How does zco.mx go about acquiring work, and, as a non-profit, do you pay your contributors?

Most of the time needed to create the site has been donated. We list our expenses on the site. When/if we have a surplus of money, we'd poll the cartoonists about how they would want it to be spent.

Just scrolling through the list of cartoonists I find myself being unaware of probably a third of them. Which is really impressive to me. Since zco.mx is curated by you and Jim Karsten, I wonder how you go about finding work.

Curation has been done by many people, knowingly and unknowingly. I think most people would agree that all cartoonists are underappreciated, but I asked Jordan Crane and Marc Bell who they felt were under-underappreciated, and they each gave me a list. They also contacted quite a few cartoonists themselves.

David from kuš! put me in touch with many European cartoonists. He's been very supportive of the project. Also, the blog posts that you, Alex Hoffman, Zainab Akhar and Andy Oliver publish do have a big impact, and Tom's OTBP on Comics Reporter posts always get a look. Podcasts like Inkstuds, Comics for Grownups, Comic Books Are Burning In Hell, and Make It Then Tell Everybody are really important. I also ask the cartoonists themselves who they feel should be on the site.

Webcomics as a means of distribution has had varying levels of support from artists and publishers, as someone running a site dedicated to sharing comics on the web, what do you view as the particular benefits of the web as a distribution center compared to print, especially in the realm of small press comics.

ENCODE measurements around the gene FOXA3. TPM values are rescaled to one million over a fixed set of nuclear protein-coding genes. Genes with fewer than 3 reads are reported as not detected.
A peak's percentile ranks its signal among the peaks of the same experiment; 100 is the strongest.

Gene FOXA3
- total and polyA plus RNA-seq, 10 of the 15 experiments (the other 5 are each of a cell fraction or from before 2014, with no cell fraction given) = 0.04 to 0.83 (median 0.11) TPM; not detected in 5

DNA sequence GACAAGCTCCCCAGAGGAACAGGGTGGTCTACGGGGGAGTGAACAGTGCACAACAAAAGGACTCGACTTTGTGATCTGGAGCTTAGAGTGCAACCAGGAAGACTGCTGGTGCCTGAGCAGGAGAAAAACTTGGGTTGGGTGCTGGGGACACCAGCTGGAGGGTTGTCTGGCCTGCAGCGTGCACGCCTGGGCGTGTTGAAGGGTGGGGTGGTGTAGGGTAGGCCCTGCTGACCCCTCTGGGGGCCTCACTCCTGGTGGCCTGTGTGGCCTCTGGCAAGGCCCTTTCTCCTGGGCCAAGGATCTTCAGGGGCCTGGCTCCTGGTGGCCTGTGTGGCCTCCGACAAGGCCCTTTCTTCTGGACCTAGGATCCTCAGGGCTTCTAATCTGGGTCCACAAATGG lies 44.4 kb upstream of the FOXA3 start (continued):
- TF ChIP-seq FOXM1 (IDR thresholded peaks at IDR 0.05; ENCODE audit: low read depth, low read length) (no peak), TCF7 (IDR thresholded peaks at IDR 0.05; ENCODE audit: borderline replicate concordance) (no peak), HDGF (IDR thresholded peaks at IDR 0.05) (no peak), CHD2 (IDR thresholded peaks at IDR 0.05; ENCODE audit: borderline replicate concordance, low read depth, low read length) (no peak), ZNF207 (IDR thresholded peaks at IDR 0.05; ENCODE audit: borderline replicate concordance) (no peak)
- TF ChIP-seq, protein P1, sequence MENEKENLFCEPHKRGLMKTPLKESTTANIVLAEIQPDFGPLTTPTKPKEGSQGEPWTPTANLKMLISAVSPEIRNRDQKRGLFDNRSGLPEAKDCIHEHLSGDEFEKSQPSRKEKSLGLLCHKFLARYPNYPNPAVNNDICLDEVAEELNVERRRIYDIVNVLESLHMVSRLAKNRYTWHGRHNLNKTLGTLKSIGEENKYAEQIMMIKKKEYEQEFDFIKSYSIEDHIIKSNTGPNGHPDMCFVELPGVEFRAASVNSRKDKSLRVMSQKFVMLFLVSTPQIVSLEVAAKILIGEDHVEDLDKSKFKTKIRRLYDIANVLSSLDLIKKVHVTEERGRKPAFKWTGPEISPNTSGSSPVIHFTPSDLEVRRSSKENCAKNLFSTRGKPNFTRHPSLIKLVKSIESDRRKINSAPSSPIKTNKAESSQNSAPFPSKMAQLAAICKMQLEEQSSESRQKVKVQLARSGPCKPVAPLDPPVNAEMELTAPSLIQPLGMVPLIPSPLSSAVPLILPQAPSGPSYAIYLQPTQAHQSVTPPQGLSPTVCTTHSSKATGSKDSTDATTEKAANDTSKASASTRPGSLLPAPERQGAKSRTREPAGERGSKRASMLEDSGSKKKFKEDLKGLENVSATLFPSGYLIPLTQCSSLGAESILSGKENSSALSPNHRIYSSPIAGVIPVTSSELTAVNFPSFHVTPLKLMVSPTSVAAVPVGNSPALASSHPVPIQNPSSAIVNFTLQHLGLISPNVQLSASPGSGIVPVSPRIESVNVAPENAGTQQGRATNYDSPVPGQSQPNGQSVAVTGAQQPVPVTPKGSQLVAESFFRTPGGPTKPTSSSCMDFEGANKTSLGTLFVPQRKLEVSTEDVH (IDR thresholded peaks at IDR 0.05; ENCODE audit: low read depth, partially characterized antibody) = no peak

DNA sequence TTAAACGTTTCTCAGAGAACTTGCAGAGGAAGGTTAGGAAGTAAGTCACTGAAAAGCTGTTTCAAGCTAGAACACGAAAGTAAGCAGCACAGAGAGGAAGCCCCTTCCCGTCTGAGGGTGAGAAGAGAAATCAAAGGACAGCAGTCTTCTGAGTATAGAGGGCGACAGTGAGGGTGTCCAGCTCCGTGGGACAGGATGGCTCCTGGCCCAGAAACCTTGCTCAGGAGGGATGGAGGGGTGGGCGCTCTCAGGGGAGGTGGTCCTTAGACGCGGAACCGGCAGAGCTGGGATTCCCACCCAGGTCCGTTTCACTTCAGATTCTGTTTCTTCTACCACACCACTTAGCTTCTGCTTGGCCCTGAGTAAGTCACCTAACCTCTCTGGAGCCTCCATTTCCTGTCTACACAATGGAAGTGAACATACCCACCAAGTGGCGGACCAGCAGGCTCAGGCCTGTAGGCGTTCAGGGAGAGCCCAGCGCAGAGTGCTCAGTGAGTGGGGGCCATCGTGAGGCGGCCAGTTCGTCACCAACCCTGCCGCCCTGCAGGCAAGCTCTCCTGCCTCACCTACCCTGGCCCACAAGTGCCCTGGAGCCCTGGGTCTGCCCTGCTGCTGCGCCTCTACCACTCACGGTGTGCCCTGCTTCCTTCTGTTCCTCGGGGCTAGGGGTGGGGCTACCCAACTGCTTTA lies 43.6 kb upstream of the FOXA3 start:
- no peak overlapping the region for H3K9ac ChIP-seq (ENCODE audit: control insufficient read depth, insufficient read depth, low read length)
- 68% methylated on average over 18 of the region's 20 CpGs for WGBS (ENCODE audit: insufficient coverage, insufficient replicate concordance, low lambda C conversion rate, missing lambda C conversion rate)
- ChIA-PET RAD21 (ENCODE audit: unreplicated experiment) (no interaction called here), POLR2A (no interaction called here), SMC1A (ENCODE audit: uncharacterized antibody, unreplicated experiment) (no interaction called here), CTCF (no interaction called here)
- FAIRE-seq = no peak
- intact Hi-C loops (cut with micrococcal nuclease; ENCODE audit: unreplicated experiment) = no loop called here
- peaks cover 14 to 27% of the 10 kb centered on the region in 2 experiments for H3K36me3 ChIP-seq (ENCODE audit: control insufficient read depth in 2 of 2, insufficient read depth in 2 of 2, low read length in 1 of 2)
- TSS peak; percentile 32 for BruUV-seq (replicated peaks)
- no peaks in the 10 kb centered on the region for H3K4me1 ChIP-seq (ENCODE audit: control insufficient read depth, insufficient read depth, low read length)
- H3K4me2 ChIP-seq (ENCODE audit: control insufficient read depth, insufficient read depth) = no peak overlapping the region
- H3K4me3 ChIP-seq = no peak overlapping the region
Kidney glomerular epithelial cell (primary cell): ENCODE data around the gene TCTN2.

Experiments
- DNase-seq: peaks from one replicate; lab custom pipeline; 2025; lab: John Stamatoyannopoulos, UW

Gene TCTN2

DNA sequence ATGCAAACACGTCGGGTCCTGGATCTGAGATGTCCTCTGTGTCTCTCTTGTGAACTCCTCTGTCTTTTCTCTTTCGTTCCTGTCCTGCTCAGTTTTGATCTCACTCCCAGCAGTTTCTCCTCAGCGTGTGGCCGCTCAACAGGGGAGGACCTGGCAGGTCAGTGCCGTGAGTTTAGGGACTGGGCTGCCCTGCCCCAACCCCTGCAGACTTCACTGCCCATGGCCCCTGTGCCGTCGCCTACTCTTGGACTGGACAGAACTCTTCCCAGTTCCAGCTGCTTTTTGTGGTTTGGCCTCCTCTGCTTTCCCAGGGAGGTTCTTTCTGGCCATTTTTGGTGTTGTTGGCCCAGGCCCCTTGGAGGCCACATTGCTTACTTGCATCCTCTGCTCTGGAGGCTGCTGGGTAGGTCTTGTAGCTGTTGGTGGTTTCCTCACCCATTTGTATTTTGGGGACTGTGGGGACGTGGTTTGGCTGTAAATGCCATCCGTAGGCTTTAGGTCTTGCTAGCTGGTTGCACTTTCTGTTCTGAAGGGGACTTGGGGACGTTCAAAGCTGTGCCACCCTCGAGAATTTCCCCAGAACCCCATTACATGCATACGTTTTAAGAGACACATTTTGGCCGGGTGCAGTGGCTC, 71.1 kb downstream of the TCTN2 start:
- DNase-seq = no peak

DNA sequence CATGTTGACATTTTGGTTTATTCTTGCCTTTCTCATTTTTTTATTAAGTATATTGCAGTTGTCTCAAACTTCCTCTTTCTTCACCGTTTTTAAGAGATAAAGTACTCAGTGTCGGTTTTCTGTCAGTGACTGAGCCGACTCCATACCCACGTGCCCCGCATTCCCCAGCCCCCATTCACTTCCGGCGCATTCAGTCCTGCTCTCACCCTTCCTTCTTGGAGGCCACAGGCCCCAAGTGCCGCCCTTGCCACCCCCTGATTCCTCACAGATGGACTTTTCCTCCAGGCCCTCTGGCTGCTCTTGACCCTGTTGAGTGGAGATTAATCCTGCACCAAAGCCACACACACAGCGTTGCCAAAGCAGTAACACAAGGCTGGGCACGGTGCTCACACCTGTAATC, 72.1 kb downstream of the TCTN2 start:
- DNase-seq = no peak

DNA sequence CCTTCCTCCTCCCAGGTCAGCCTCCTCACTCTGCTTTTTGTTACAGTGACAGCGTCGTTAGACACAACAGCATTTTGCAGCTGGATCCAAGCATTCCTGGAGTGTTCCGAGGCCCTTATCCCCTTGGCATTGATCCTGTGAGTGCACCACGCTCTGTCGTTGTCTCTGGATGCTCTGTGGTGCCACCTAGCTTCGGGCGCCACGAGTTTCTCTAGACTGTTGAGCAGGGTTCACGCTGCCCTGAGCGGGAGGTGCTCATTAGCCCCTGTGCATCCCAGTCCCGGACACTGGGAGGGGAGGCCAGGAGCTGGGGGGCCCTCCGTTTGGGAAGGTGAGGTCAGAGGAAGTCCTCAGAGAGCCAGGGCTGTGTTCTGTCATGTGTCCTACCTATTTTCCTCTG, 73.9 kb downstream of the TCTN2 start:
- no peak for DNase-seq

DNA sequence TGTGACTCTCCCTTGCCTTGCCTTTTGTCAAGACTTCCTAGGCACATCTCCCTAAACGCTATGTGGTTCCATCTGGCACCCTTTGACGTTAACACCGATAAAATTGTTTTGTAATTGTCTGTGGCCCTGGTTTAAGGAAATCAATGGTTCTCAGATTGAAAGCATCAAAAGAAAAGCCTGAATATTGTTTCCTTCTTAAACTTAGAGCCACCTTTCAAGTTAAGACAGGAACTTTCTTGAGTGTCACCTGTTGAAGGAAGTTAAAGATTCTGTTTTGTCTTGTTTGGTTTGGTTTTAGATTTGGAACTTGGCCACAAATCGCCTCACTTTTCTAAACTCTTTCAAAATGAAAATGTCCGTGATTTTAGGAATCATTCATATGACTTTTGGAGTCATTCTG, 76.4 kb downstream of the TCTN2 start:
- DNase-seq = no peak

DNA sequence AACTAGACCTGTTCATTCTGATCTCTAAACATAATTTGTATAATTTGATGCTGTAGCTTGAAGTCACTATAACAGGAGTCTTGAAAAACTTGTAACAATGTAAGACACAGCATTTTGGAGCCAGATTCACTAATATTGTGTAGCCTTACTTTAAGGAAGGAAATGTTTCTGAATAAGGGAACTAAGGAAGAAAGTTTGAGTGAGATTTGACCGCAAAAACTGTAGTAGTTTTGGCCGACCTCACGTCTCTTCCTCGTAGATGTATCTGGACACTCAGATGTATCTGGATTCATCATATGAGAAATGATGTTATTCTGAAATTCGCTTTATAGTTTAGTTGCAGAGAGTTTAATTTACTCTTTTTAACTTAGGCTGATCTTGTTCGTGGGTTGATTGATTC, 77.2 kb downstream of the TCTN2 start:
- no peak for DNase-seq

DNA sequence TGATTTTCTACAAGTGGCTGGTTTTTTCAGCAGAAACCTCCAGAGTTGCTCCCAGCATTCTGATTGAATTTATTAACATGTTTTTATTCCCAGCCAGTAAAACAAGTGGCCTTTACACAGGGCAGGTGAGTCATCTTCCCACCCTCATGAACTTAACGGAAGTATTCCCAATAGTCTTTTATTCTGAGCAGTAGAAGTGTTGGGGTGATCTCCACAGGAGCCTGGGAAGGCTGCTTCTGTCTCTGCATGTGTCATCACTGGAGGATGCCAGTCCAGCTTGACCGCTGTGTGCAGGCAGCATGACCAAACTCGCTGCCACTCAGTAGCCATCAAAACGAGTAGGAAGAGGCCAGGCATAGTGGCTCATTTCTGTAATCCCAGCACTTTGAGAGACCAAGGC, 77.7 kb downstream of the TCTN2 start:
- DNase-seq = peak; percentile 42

I think both web and print are part of the same ecosystem. Some readers are only going to read work via one of these distribution methods, while others are going to be active in one or more -- Tumblr, curated sites (e.g., Study Group/zco.mx), cartoonists’ websites, self-published comics and platforms (including Kickstarter), micro-presses and small publishers (e.g., Fantagraphics, D&Q, Koyama, etc.).

The web is a great place for readers to become familiar with a cartoonist’s work. From a distribution point of view, it's also practically free and has the potential to reach billions of people. I think the past four or five years have shown us that higher demand for a work digitally means higher demand for it on paper as well.

zco.mx seems to function as an advocate of open sourcing. You both allow for the torrenting of all the work you publish, but also facilitate artists in the creation of creative commons contracts for their work. How  much do you see this freedom to share as an integral part of the internet as a platform, and what do you see as its role in the current state of art (and comics)?

Creative Commons (CC) licences are great in that they are a patch over a seriously broken copyright system. Cartoonists no longer have to take the time to grant people the same permissions over and over. All the CC licences allow people to distribute work as long as the creator's name is attached to it. A summary of these licences can be found here.

Open-source software (OSS) has taught me a lot, not just with programming but its philosophy as well. Everyone can share and work on a project and then compete in how they use the software. One example is web servers. The vast majority of the Internet runs on either Apache or Nginx, both OSS. Hundreds of people, some from competing corporations, work together to make sure these two pieces of software are bug-free and secure. How we all use these web servers is where we can compete.

I think small presses and self-publishing cartoonists could follow in these footsteps -- present the work clearly and together to prospective readers and differentiate themselves through style, content and printing (e.g., riso vs litho, silk screen vs laser, paper grade, size, etc.).